The 16th Amendment Imposed
The income tax established by the 16th Amendment imposed what resembled a flat tax – a one percent on the net income of individuals plus a surtax, ranging from one to six percent, on income above specific thresholds. Therefore, it was not completely a flat tax for a few Americans but was for most. However, this proved to be very short-lived.
The initial tax liability would start for incomes of $4000 (equivalent to over $104,000 in 2019) for married couples, and the surtax would be applied for incomes of $20,000 (equivalent to over $520,000 in 2019). This meant that a majority of Americans would not pay any federal income tax. Only approximately 2 percent of households paid income tax, which meant only about 0.02 percent of the population paid any surtax.
Once the 16th Amendment broke through the barrier of the right to property, reiterated in the Declaration of Independence, the great slippery slope of violating Fundamental Rights to property burgeoned into an insatiable beast.
By 1918 the exemption of income for taxation dropped from $3000 to $1000 for individuals and from $4000 to $2000 for married couples; the range for the surtax jumped dramatically from the range of 1 to 6 percent to an astounding 1 to 65 percent on individuals and from 1 percent to 12 percent on corporations. An “excess-profit” tax was also soon instituted, and by 1918, income taxes (individual, married couples, corporate, surtax, and excessive-profit) provided the federal government with 68 percent of its income source– an astonishing increase, up from only 9.7 percent of the federal total in 1914. The voracious beast had been unleashed and it would only grow upward to the present.
Natural deflation keeps both the market and particularly the insidious behavior of government in check. As Economist Jörg Hülsmann explains, “Deflation puts a brake…on the further concentration and consolidation of power in the hands of the federal government and in particular in the executive branch. It dampens the growth of the welfare state, if it does not lead to its outright implosion…it brings the entire society back in touch with the real world, because it destroys the economic basis of the social engineers, spin doctors, and brain washers…if our purpose is to maintain and – where necessary – to restore, a free society, then deflation is the only acceptable monetary policy.”
The passage of the 16th Amendment as well as the establishment of the Federal Reserve shifted a massive amount of power away from We the People to the Federal government, and violated the principles of the 10th Amendment. In 1961 Ronald Reagan poignantly described the monster that had been let loose on the Shining City:
We have a tax system that in direct contravention to the Constitution is not designed solely to raise revenue, but is openly and admittedly used to regulate and control the economy and the level the earnings of our citizens, aiming again at that mediocrity which is the utopian dream of the socialists…Reduce taxes and spending. Keep government poor, and remain free.
 George K. Yin, September 27, 2012 Draft, “James Couzens, Andrew Mellon, the ‘Greatest Tax Suit in the History of the World,’ and Creation of the Joint Committee on Taxation and its Staff,” NYU/UCLA Tax Symposium, October 2012, (Charlottesville, VA: University of Virginia School of Law), p. 3. Also see footnote 13 and 18, p. 63, for a brief discussion on the rapid and coercive changes to tax rates and its impact on more of the populous.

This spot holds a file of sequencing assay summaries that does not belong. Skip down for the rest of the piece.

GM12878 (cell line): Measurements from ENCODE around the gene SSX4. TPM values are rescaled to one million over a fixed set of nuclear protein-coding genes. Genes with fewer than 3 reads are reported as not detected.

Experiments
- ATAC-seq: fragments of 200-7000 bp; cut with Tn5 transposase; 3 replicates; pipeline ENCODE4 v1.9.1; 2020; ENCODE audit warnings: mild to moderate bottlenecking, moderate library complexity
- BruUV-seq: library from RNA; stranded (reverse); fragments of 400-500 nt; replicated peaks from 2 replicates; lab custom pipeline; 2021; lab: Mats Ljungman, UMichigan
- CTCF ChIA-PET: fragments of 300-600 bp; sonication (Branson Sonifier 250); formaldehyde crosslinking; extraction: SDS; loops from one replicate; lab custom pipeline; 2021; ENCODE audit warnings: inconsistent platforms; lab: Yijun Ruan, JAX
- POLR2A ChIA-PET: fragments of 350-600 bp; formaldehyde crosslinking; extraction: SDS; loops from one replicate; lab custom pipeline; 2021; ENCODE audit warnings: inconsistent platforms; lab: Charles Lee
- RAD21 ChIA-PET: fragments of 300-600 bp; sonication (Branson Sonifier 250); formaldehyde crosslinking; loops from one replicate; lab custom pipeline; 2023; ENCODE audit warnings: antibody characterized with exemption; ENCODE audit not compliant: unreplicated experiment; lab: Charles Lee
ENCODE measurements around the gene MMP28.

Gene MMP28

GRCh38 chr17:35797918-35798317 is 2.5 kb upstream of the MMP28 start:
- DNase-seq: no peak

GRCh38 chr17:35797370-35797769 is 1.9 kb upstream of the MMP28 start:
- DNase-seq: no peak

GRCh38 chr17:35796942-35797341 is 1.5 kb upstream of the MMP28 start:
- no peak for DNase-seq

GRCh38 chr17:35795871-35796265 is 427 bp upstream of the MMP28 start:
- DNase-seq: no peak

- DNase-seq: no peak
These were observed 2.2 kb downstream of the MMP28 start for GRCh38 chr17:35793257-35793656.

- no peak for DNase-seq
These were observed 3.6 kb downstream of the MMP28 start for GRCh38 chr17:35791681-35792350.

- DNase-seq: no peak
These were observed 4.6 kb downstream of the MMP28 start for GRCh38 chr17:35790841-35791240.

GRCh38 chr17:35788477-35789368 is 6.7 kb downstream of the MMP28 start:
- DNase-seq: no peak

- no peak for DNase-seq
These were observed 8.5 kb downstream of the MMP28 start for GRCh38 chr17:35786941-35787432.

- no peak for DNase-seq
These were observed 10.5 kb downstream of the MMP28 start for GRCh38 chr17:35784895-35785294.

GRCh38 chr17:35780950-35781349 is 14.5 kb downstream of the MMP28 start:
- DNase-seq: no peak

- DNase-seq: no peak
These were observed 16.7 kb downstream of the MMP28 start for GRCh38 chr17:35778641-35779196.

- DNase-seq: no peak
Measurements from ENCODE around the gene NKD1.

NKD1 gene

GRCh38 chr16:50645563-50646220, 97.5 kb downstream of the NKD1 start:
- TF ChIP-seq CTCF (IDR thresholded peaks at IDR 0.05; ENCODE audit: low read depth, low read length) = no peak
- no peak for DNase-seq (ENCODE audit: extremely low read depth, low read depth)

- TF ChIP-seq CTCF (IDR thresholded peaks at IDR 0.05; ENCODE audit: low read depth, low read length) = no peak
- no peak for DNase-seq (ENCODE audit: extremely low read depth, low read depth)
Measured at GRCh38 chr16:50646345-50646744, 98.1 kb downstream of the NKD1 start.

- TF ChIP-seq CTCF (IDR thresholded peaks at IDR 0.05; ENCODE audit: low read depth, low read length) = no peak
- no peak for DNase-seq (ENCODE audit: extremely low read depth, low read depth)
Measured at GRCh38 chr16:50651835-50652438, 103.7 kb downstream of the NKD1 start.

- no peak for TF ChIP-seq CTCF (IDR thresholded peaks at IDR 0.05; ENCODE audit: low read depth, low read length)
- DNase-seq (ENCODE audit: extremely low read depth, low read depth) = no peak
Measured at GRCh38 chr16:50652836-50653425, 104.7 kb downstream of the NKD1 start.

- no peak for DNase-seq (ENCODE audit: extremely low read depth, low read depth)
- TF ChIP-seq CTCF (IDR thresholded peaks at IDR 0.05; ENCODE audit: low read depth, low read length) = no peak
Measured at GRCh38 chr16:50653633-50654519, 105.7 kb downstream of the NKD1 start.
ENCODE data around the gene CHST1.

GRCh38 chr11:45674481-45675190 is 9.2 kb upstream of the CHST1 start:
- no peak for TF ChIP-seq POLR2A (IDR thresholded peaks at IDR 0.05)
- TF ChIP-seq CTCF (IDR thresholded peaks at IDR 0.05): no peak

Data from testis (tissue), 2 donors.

George K. Yin, September 27, 2012 Draft, “James Couzens, Andrew Mellon, the ‘Greatest Tax Suit in the History of the World,’ and Creation of the Joint Committee on Taxation and its Staff,” NYU/UCLA Tax Symposium, October 2012, (Charlottesville, VA: University of Virginia School of Law), see Table 1 on p. 4.
 George K. Yin, September 27, 2012 Draft, “James Couzens, Andrew Mellon, the ‘Greatest Tax Suit in the History of the World,’ and Creation of the Joint Committee on Taxation and its Staff,” NYU/UCLA Tax Symposium, October 2012, (Charlottesville, VA: University of Virginia School of Law), see Table 2 on p. 5.
 Jörg Guido Hülsmann, 2008, Deflation & Liberty, (Auburn, AL: Ludwig von Mises Institute), p. 41.
 Ronald Reagan, March 30, 1961, “Encroaching Control,” Speech for the Phoenix Chamber of Commerce, [http://www.starkiller-online.net/wiki/index.php?title=Encroaching_Control]. Similar speech referenced in Terry Jeffrey, December 5, 2012, “Ronald Reagan: Progressive Taxation Came Direct from Karl Marx,” townhall.com, [http://townhall.com/columnists/terryjeffrey/2012/12/05/ronald_reagan_progressive_taxation_came_direct_from_karl_marx/page/full/].
Originally published on Townhall Finance.
Jim Huntzinger began his career as a manufacturing engineer with Aisin Seiki (a Toyota Group company and manufacturer of automotive components) when they transplanted to North America to support Toyota. Over his career he has also researched at length the evolution of manufacturing in the United States with an emphasis on lean’s influence and development. In addition to his research on TWI, he has extensively researched the history of Ford’s Highland Park plant and its direct tie to Toyota’s business model and methods of operation.
Huntzinger is the President and Founder of Lean Frontiers and a graduate from Purdue University with a B.S. in Mechanical Engineering Technology and received a M.S. in Engineering Management from the Milwaukee School of Engineering. He authored the book, Lean Cost Management: Accounting for Lean by Establishing Flow, was a contributing author to Lean Accounting: Best Practices for Sustainable Integration.
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